Next, let’s try adding a new column called continents. To ease the task, leave only two columns containing country code and continent name. Then we need to iterate through the bigmac_df[‘iso_a3’] column, adding a continent name for the corresponding values. However some cases may raise an error, because it’s not really clear, whether a country belongs to Europe or Asia, we will consider such cases as Europe by default.

continents_df = continents_df[['Continent_Name', 'Three_Letter_Country_Code']]
continents_list = []
for country in bigmac_df['iso_a3']:
    try:
        continents_list.append(continents_df.loc[continents_df['Three_Letter_Country_Code'] == country]['Continent_Name'].item())
    except ValueError:
        continents_list.append('Europe')
bigmac_df['continent'] = continents_list

Now we can drop unnecessary columns, apply sorting by country names and date, convert values in the date column into integers, and view the current result:

bigmac_df = bigmac_df.drop(['local_price', 'iso_a3', 'dollar_ex'], axis=1)
bigmac_df = bigmac_df.sort_values(by=['name', 'date'])
bigmac_df['date'] = bigmac_df['date'].astype(int)

Then we need to fill up missing values for The Big Mac index with zeros and remove the Republic of China, since this partially recognized state is not included in the World Bank datasets. The UAE occurs several times, this can lead to issues.

countries_list = list(bigmac_df['name'].unique())
years_set = {i for i in range(2005, 2020)}
for country in countries_list:
    if len(bigmac_df[bigmac_df['name'] == country]) < 15:
        this_continent = bigmac_df[bigmac_df['name'] == country].continent.iloc[0]
        years_of_country = set(bigmac_df[bigmac_df['name'] == country]['date'])
        diff = years_set - years_of_country
        dict_to_df = pd.DataFrame({
                      'name':[country] * len(diff),
                      'date':list(diff),
                      'dollar_price':[0] * len(diff),
                      'continent': [this_continent] * len(diff)
                     })
        bigmac_df = bigmac_df.append(dict_to_df)
bigmac_df = bigmac_df[bigmac_df['name'] != 'Taiwan']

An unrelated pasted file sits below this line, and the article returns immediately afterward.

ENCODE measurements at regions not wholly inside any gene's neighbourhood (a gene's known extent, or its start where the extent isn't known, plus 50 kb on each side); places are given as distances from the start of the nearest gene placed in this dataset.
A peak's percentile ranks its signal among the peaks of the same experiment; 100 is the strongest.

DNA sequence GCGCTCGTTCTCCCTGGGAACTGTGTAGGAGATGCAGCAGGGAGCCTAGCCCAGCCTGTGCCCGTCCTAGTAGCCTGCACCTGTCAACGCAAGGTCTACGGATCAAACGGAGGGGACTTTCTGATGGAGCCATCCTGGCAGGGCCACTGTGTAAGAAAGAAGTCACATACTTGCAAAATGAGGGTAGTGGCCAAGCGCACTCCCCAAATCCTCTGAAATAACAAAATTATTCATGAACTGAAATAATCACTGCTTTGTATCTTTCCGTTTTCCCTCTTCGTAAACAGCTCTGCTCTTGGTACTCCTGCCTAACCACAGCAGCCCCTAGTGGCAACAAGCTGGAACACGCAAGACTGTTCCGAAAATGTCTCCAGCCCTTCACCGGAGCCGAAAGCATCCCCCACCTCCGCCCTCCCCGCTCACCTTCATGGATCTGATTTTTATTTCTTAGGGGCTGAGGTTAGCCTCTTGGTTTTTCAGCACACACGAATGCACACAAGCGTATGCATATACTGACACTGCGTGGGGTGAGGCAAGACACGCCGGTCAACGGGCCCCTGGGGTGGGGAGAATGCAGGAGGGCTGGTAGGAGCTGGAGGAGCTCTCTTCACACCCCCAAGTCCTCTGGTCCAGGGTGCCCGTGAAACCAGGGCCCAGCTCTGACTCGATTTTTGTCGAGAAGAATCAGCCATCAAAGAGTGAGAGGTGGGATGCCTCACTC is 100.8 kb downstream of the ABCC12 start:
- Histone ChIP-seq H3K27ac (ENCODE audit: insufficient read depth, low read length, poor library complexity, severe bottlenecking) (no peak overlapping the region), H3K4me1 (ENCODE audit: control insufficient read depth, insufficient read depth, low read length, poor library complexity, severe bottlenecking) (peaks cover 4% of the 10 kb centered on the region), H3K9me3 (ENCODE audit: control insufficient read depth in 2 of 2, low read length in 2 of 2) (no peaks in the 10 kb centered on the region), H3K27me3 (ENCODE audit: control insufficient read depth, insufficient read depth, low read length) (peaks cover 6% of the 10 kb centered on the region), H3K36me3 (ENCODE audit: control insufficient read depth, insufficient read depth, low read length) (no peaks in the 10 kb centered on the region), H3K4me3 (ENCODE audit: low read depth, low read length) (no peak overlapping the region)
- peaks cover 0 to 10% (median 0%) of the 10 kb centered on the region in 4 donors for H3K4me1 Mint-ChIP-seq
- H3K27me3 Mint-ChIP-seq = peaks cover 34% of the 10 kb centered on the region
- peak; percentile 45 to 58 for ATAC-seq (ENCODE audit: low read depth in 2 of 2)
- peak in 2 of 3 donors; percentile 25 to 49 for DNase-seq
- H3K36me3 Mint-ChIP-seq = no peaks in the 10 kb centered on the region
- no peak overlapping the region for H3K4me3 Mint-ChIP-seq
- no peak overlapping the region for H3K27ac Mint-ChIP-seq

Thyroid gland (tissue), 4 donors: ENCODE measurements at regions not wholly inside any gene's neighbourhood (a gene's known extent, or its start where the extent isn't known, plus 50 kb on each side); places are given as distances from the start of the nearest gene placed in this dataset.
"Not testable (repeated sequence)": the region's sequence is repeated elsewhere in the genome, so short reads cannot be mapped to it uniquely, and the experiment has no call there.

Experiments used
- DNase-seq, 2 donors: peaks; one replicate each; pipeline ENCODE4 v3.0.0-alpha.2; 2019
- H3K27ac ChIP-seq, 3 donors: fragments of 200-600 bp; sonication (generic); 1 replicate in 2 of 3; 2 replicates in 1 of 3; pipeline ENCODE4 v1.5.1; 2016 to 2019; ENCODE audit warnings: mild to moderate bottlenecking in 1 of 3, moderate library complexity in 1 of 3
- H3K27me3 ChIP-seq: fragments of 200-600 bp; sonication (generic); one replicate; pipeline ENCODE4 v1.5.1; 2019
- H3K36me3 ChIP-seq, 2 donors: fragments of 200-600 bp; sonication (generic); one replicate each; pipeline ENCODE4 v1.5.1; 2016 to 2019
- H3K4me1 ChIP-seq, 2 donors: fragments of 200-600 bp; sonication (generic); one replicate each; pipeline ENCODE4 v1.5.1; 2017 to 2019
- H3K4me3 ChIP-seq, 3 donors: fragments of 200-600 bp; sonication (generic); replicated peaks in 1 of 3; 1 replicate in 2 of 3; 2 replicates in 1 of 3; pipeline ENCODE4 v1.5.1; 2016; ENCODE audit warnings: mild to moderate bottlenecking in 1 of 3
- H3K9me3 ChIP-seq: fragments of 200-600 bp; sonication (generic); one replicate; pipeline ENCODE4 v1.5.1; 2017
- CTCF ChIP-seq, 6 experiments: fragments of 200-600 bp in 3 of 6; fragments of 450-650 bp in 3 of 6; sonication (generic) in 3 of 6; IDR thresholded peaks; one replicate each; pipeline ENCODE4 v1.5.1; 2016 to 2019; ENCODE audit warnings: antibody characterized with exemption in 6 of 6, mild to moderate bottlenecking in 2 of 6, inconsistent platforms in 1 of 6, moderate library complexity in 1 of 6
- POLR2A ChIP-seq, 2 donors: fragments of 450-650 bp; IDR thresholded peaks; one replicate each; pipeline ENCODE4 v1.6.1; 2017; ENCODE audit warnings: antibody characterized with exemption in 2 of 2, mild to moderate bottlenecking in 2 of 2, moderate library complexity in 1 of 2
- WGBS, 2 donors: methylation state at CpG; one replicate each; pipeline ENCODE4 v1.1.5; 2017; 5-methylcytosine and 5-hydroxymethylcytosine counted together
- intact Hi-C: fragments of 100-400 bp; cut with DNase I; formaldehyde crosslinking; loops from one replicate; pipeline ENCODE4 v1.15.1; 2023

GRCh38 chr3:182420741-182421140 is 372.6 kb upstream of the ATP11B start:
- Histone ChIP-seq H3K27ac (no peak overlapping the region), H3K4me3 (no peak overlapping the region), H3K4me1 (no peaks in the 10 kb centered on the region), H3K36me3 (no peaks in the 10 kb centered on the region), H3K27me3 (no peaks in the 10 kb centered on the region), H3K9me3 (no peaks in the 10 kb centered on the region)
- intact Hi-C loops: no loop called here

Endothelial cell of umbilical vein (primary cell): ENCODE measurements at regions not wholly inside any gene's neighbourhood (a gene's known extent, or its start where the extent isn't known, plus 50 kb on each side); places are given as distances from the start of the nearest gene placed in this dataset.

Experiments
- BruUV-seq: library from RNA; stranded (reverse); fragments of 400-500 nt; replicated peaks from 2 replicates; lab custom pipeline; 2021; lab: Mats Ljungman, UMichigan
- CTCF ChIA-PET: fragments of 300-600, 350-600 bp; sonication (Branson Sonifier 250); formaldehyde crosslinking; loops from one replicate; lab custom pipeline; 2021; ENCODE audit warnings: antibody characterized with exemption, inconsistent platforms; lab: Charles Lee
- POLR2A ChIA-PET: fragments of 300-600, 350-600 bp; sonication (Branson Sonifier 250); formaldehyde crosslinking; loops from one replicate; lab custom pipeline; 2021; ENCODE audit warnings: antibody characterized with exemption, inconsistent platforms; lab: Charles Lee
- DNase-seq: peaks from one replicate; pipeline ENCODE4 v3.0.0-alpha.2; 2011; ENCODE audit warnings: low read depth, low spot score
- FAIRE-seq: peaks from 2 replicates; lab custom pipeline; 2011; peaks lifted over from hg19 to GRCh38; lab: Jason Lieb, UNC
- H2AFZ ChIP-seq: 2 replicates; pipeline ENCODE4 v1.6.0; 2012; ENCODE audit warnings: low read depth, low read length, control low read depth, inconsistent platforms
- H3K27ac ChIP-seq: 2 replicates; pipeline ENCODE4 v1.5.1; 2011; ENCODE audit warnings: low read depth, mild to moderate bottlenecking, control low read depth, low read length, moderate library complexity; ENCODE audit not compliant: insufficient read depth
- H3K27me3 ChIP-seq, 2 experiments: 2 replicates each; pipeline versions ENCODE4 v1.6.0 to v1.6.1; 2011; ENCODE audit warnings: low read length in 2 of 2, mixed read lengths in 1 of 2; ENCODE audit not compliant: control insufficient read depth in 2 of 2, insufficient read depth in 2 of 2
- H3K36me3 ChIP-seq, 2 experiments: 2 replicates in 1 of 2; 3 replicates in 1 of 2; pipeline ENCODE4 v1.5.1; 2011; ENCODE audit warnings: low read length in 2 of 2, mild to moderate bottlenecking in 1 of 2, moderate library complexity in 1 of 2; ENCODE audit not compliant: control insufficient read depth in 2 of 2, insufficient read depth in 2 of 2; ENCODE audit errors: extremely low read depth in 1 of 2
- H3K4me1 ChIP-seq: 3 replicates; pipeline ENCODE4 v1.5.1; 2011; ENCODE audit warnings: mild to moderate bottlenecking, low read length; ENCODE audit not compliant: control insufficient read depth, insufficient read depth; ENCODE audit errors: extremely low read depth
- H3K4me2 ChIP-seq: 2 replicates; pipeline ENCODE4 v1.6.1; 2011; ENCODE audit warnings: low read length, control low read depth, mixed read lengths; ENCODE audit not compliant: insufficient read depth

bigmac_df = bigmac_df[bigmac_df['name'] != 'United Arab Emirates']

Next, let’s augment the data with GDP per capita and population from other datasets. Both datasets have differences in country names, so we need to specify such cases explicitly and replace them.

years = [str(i) for i in range(2005, 2020)]

countries_replace_dict = {
    'Russian Federation': 'Russia',
    'Egypt, Arab Rep.': 'Egypt',
    'Hong Kong SAR, China': 'Hong Kong',
    'United Kingdom': 'Britain',
    'Korea, Rep.': 'South Korea',
    'United Arab Emirates': 'UAE',
    'Venezuela, RB': 'Venezuela'
}
for key, value in countries_replace_dict.items():
    population_df['Country Name'] = population_df['Country Name'].replace(key, value)
    gdp_df['Country Name'] = gdp_df['Country Name'].replace(key, value)

Finally, extract population data and GDP for the given years, adding the data to the bigmac_df DataFrame:

countries_list = list(bigmac_df['name'].unique())

population_list = []
gdp_list = []
for country in countries_list:
    population_for_country_df = population_df[population_df['Country Name'] == country][years]
    population_list.extend(list(population_for_country_df.values[0]))
    gdp_for_country_df = gdp_df[gdp_df['Country Name'] == country][years]
    gdp_list.extend(list(gdp_for_country_df.values[0]))
    
bigmac_df['population'] = population_list
bigmac_df['gdp'] = gdp_list
bigmac_df['gdp_per_capita'] = bigmac_df['gdp'] / bigmac_df['population']

And here is our final dataset:

Creating a chart in Plotly

The population in China or India, on average, is 10 times more than in other countries. That’s why we need to transform X-axis to Log Scale, to make the chart easier for interpreting. The log-transformation is a common way to address skewness in data.

fig_dict = {
    "data": [],
    "layout": {},
    "frames": []
}

fig_dict["layout"]["xaxis"] = {"title": "Population", "type": "log"}
fig_dict["layout"]["yaxis"] = {"title": "GDP per capita (in $)", "range":[-10000, 120000]}
fig_dict["layout"]["hovermode"] = "closest"
fig_dict["layout"]["updatemenus"] = [
    {
        "buttons": [
            {
                "args": [None, {"frame": {"duration": 500, "redraw": False},
                                "fromcurrent": True, "transition": {"duration": 300,
                                                                    "easing": "quadratic-in-out"}}],